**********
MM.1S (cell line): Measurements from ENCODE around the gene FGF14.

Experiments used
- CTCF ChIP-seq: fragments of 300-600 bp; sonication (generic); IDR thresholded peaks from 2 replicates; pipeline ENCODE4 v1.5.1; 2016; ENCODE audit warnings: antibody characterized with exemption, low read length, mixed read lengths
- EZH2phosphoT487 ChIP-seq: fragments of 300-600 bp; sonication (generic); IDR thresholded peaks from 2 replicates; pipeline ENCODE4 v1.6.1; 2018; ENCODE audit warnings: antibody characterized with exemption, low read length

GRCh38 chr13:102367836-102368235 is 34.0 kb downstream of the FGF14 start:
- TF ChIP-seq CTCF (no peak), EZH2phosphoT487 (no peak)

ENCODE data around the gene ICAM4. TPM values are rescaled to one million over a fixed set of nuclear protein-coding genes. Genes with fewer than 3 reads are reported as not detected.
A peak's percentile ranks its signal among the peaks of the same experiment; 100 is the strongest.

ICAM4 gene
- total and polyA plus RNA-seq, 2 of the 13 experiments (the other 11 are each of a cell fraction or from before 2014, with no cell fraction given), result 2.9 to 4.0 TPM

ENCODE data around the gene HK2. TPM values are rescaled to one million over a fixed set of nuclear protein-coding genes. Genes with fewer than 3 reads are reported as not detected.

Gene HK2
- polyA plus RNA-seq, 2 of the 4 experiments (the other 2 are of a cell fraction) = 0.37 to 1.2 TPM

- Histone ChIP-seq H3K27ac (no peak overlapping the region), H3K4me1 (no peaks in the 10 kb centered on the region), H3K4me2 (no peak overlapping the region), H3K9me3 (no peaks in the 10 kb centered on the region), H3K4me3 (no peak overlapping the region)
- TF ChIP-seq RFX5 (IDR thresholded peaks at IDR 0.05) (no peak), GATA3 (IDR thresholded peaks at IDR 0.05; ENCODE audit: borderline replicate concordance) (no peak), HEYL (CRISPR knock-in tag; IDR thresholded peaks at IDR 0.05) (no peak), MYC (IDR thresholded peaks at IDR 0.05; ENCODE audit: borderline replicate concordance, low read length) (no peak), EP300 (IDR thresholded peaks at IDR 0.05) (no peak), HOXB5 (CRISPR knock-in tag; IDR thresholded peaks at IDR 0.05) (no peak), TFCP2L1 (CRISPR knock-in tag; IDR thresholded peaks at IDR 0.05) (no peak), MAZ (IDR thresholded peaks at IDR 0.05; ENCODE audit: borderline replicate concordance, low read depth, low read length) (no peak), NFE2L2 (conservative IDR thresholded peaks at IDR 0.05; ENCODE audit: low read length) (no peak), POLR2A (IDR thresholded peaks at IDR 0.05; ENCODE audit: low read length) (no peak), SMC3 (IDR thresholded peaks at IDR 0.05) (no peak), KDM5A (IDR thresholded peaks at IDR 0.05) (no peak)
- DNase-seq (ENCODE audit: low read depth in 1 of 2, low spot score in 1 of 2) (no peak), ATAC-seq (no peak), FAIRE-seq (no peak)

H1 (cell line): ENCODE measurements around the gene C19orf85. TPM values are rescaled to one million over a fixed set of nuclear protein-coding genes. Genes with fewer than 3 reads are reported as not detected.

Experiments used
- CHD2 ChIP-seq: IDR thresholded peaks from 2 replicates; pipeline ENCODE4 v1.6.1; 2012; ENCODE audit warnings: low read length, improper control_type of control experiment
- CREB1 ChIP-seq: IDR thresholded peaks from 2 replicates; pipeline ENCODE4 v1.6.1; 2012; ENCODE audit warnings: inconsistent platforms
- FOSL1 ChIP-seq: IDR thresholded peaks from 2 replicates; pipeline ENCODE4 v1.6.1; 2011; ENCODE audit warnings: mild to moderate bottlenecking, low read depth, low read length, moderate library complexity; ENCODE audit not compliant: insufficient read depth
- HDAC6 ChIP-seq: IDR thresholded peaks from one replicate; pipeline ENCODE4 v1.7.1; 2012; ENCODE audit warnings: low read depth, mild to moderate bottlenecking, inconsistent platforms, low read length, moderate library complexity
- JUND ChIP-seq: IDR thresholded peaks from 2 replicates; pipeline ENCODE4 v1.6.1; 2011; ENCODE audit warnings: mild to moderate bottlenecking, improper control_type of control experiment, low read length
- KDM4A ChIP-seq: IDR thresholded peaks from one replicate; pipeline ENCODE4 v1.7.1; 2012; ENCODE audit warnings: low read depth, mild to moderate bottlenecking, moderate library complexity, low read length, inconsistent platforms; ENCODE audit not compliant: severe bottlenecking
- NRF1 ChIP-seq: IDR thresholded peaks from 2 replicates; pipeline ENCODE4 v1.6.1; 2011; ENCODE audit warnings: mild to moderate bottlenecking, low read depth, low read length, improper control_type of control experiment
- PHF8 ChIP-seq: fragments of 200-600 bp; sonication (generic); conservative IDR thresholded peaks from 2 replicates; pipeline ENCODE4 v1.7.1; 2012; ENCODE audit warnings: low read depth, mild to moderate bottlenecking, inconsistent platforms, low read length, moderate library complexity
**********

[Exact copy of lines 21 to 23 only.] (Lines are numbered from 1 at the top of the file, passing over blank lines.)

- FOSL1 ChIP-seq: IDR thresholded peaks from 2 replicates; pipeline ENCODE4 v1.6.1; 2011; ENCODE audit warnings: mild to moderate bottlenecking, low read depth, low read length, moderate library complexity; ENCODE audit not compliant: insufficient read depth
- HDAC6 ChIP-seq: IDR thresholded peaks from one replicate; pipeline ENCODE4 v1.7.1; 2012; ENCODE audit warnings: low read depth, mild to moderate bottlenecking, inconsistent platforms, low read length, moderate library complexity
- JUND ChIP-seq: IDR thresholded peaks from 2 replicates; pipeline ENCODE4 v1.6.1; 2011; ENCODE audit warnings: mild to moderate bottlenecking, improper control_type of control experiment, low read length